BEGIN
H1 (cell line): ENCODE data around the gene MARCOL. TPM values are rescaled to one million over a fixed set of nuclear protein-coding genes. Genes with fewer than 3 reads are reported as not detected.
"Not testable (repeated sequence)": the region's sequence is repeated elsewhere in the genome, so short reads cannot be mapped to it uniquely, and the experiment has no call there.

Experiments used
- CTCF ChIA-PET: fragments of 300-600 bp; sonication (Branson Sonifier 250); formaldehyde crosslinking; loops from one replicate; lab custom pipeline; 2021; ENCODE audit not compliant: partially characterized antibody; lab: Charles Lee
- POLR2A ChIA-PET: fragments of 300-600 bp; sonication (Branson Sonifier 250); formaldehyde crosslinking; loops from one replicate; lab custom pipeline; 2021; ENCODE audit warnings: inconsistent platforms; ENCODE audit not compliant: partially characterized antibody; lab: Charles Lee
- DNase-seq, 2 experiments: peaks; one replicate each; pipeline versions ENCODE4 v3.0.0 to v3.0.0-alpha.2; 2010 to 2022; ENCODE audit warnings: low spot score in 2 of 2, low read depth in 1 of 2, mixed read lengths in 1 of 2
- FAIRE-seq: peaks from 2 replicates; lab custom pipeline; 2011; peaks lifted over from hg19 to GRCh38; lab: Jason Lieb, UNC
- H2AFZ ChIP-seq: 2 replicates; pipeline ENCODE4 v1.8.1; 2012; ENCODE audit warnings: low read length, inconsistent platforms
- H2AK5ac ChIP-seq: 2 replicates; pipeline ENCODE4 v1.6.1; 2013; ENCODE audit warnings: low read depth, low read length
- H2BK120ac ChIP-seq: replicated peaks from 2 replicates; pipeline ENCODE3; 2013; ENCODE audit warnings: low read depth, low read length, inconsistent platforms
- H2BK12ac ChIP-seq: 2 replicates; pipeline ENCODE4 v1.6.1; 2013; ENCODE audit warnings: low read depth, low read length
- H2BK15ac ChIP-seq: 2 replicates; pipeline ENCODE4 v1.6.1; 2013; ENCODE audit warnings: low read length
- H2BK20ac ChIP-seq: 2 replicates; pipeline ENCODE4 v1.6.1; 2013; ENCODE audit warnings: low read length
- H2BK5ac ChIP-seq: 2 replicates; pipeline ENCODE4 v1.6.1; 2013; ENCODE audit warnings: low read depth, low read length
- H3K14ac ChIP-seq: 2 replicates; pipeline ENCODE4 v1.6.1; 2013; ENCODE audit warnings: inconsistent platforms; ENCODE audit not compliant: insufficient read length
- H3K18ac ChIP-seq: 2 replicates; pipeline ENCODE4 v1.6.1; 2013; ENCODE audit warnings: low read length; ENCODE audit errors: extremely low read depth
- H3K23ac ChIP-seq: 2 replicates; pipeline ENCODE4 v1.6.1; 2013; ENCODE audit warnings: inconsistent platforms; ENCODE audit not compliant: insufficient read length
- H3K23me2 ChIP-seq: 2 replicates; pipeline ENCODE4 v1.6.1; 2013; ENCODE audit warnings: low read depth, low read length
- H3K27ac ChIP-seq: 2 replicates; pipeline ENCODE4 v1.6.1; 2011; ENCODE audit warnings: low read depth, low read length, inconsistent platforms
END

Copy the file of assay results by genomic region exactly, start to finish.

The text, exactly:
H1 (cell line): ENCODE data around the gene MARCOL. TPM values are rescaled to one million over a fixed set of nuclear protein-coding genes. Genes with fewer than 3 reads are reported as not detected.
"Not testable (repeated sequence)": the region's sequence is repeated elsewhere in the genome, so short reads cannot be mapped to it uniquely, and the experiment has no call there.

Experiments used
- CTCF ChIA-PET: fragments of 300-600 bp; sonication (Branson Sonifier 250); formaldehyde crosslinking; loops from one replicate; lab custom pipeline; 2021; ENCODE audit not compliant: partially characterized antibody; lab: Charles Lee
- POLR2A ChIA-PET: fragments of 300-600 bp; sonication (Branson Sonifier 250); formaldehyde crosslinking; loops from one replicate; lab custom pipeline; 2021; ENCODE audit warnings: inconsistent platforms; ENCODE audit not compliant: partially characterized antibody; lab: Charles Lee
- DNase-seq, 2 experiments: peaks; one replicate each; pipeline versions ENCODE4 v3.0.0 to v3.0.0-alpha.2; 2010 to 2022; ENCODE audit warnings: low spot score in 2 of 2, low read depth in 1 of 2, mixed read lengths in 1 of 2
- FAIRE-seq: peaks from 2 replicates; lab custom pipeline; 2011; peaks lifted over from hg19 to GRCh38; lab: Jason Lieb, UNC
- H2AFZ ChIP-seq: 2 replicates; pipeline ENCODE4 v1.8.1; 2012; ENCODE audit warnings: low read length, inconsistent platforms
- H2AK5ac ChIP-seq: 2 replicates; pipeline ENCODE4 v1.6.1; 2013; ENCODE audit warnings: low read depth, low read length
- H2BK120ac ChIP-seq: replicated peaks from 2 replicates; pipeline ENCODE3; 2013; ENCODE audit warnings: low read depth, low read length, inconsistent platforms
- H2BK12ac ChIP-seq: 2 replicates; pipeline ENCODE4 v1.6.1; 2013; ENCODE audit warnings: low read depth, low read length
- H2BK15ac ChIP-seq: 2 replicates; pipeline ENCODE4 v1.6.1; 2013; ENCODE audit warnings: low read length
- H2BK20ac ChIP-seq: 2 replicates; pipeline ENCODE4 v1.6.1; 2013; ENCODE audit warnings: low read length
- H2BK5ac ChIP-seq: 2 replicates; pipeline ENCODE4 v1.6.1; 2013; ENCODE audit warnings: low read depth, low read length
- H3K14ac ChIP-seq: 2 replicates; pipeline ENCODE4 v1.6.1; 2013; ENCODE audit warnings: inconsistent platforms; ENCODE audit not compliant: insufficient read length
- H3K18ac ChIP-seq: 2 replicates; pipeline ENCODE4 v1.6.1; 2013; ENCODE audit warnings: low read length; ENCODE audit errors: extremely low read depth
- H3K23ac ChIP-seq: 2 replicates; pipeline ENCODE4 v1.6.1; 2013; ENCODE audit warnings: inconsistent platforms; ENCODE audit not compliant: insufficient read length
- H3K23me2 ChIP-seq: 2 replicates; pipeline ENCODE4 v1.6.1; 2013; ENCODE audit warnings: low read depth, low read length
- H3K27ac ChIP-seq: 2 replicates; pipeline ENCODE4 v1.6.1; 2011; ENCODE audit warnings: low read depth, low read length, inconsistent platforms